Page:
When you’re a kid messing around in your backyard, all you do is grab the bat and stand kind of like you’ve seen on TV. If you’re naturally athletic, you might hit it pretty well, and you’ll keep that batting stance because it works for you. If you then start to play Little League and meet up with a batting coach, it’s highly likely he will change your stance—bending your knees more, moving your hands down on the bat, holding it higher or further from your body than you’re used to. Initially, you balk at this because it feels weird. You won’t have any power or control, your wrists hurt, and should you really be feeling your butt muscles this much playing baseball? Over time though, you get used to the new stance and discover you not only have more control but you get better distance, speed, and height on the ball.

Eye contact and pausing work the same way. At first, it feels weird and like all the stuff that’s worked okay for you in the past is being taken from you. But over time, you’ll discover that you’re getting noticeably better: more in control, more engaged, more conversational.[Tweet “Over time, you’ll discover that you’re getting noticeably better.”]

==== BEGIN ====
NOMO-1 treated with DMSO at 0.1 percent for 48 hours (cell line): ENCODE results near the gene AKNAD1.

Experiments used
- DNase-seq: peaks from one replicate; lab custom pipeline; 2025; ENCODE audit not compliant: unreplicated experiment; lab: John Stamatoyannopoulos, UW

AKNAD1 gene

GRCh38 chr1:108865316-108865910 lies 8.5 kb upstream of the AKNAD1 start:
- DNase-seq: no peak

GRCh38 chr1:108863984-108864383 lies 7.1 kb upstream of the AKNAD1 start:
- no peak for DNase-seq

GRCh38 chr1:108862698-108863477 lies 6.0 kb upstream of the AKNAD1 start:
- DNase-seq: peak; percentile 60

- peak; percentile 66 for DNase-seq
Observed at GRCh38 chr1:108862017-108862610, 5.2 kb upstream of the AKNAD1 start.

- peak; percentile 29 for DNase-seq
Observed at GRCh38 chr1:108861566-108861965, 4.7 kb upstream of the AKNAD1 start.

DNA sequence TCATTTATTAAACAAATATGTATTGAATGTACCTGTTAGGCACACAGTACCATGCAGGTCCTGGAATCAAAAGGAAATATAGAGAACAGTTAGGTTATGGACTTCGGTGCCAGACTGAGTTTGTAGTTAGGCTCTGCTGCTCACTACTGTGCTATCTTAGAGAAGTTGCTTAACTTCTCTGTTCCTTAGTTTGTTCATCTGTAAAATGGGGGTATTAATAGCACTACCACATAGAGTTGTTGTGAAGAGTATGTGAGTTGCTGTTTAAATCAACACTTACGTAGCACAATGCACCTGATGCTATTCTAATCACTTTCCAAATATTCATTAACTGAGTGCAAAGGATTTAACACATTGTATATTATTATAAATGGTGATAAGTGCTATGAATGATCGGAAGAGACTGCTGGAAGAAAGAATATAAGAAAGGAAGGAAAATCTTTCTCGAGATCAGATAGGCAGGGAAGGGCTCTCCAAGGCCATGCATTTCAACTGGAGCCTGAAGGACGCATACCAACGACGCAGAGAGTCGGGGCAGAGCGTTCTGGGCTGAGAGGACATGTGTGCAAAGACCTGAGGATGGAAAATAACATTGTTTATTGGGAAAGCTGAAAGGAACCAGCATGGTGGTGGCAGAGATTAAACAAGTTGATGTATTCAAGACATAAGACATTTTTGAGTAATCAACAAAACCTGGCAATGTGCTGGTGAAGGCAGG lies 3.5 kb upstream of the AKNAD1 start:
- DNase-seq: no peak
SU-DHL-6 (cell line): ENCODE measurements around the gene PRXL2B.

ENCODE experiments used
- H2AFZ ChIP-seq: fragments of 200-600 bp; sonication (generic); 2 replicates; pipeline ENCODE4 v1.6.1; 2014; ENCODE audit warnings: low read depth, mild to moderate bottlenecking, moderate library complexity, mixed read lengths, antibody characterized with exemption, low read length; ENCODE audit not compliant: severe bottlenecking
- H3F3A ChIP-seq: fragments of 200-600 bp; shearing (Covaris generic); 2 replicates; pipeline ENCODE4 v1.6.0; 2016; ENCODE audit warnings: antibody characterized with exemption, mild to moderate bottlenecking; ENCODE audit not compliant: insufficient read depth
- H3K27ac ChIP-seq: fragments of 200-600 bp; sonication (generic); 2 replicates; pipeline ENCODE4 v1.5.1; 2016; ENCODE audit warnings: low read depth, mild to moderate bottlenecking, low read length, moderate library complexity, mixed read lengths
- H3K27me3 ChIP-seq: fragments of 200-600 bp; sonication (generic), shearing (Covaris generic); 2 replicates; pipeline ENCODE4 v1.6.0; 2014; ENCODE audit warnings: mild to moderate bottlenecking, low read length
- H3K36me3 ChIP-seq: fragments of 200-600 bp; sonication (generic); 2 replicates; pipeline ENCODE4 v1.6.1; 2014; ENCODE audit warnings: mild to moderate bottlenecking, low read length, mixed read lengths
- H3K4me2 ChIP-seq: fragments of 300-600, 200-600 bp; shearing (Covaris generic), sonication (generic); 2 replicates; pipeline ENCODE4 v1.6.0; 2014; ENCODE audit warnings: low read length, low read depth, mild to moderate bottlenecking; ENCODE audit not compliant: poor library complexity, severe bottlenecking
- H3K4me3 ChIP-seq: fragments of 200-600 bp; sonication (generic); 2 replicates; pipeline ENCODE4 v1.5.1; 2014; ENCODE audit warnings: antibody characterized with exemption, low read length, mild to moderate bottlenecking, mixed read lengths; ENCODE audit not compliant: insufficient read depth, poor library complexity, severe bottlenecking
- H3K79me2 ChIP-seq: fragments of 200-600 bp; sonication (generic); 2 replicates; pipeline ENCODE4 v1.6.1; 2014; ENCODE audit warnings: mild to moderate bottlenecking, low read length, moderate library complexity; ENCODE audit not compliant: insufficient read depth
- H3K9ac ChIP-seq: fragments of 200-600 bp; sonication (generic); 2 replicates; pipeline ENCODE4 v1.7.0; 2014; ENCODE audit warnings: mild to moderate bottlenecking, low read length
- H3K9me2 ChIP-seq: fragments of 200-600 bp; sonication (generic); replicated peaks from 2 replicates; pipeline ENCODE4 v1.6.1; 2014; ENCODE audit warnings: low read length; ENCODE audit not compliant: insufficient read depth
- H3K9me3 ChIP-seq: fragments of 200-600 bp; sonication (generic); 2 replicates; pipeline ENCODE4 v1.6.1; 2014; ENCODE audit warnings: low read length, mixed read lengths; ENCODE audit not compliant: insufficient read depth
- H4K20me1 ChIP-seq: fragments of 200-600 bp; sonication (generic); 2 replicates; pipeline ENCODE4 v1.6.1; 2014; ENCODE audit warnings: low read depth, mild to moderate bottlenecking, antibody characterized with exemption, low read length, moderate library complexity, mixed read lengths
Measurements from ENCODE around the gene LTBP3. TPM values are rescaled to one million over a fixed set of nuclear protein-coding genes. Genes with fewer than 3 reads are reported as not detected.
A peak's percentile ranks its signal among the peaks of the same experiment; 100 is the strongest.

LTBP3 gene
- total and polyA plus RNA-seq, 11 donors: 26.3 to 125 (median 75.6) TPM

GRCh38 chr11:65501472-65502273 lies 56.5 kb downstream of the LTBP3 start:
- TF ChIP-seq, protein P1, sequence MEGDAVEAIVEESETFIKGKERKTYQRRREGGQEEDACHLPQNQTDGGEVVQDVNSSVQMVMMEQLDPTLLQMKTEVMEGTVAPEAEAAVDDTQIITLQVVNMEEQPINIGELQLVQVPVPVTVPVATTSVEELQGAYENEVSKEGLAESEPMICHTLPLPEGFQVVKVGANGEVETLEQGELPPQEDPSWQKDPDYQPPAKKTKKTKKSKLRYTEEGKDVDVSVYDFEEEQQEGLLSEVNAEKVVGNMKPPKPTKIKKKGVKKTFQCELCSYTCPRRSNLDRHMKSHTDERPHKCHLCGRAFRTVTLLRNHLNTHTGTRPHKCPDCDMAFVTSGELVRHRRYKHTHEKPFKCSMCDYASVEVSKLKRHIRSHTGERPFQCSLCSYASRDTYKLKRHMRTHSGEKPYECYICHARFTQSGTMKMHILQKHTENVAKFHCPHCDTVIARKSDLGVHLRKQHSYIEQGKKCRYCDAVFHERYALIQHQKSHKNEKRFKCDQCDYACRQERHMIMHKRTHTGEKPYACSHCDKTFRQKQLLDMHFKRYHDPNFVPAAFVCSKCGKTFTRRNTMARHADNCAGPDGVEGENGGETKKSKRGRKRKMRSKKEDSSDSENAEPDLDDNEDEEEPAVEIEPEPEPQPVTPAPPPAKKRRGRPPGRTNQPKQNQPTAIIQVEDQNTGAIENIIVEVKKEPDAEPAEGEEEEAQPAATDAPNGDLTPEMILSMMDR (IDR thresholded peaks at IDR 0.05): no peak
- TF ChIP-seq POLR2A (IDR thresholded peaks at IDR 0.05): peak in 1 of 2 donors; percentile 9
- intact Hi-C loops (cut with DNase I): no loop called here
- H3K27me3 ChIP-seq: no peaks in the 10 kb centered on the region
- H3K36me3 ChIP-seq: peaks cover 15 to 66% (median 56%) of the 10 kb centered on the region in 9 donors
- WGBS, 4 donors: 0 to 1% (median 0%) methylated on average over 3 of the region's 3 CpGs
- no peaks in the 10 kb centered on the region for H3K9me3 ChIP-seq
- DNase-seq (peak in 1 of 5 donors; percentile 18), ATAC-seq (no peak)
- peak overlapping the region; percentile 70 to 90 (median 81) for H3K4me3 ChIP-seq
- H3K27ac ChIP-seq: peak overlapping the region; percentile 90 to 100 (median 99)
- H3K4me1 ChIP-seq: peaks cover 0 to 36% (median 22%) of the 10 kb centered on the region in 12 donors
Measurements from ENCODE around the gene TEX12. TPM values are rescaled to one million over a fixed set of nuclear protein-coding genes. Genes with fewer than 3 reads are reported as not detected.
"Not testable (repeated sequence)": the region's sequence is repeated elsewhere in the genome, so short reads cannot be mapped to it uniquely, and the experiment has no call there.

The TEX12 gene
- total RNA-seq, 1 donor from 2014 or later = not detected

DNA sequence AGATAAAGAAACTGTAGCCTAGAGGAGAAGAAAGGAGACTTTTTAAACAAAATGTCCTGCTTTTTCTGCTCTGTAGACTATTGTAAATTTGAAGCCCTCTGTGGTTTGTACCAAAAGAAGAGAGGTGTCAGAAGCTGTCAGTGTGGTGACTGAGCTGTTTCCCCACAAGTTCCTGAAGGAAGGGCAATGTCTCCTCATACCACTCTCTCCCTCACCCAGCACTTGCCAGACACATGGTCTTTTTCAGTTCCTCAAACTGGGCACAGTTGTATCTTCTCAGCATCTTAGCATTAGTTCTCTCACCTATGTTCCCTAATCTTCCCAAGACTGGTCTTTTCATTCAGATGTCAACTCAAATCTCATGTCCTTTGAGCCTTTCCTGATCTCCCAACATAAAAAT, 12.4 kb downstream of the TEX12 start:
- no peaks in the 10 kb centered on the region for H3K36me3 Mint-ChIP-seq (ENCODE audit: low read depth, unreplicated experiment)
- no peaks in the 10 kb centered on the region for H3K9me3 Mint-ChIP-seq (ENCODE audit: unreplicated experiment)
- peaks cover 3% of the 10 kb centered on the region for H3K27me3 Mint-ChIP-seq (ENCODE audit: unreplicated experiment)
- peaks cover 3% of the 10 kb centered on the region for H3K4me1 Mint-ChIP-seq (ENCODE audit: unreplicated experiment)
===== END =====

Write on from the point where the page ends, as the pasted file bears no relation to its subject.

And you’ll be knocking it out of the park on the regular.

By Barbara Egel, Presentation Coach at Turpin Communication and editor of “The Orderly Conversation”

Presentation Skills Training: REDEFINED. (Part 3 of 5)

February 20, 2013 in Author, Dale Ludwig, Delivery, Posts for Buyers, Presentation, Training

Part 1, Part 2, Part 4Part 5

This is the third in a series of five blog posts focusing on the distinction between the academic approach to public speaking and the skill-building approach business presenters need. My goal with this series is to talk about why the application of Public Speaking 101 approaches in the corporate training room fails to meet the needs of business presenters.

This post will focus on what are traditionally called “delivery skills.” These are the physical and vocal skills you use to communicate in every face-to-face interaction. If you approach your presentation as a performance instead of a conversation (as I discussed in my last post), your focus will be on how these skills look and sound to your audience. The success of a performance of a speech involves, for example, establishing eye contact with your audience to appear trustworthy, pausing to emphasize your points, controlling gestures to appear professional, and bringing enthusiasm to your voice.

What’s missing with that approach is consideration of what these skills do for you, the presenter. Let’s look at eye contact and pausing. During our workshops we talk about these skills as engagement skills. When they are used well, they help presenters relax, focus, and bring their listeners into the conversation.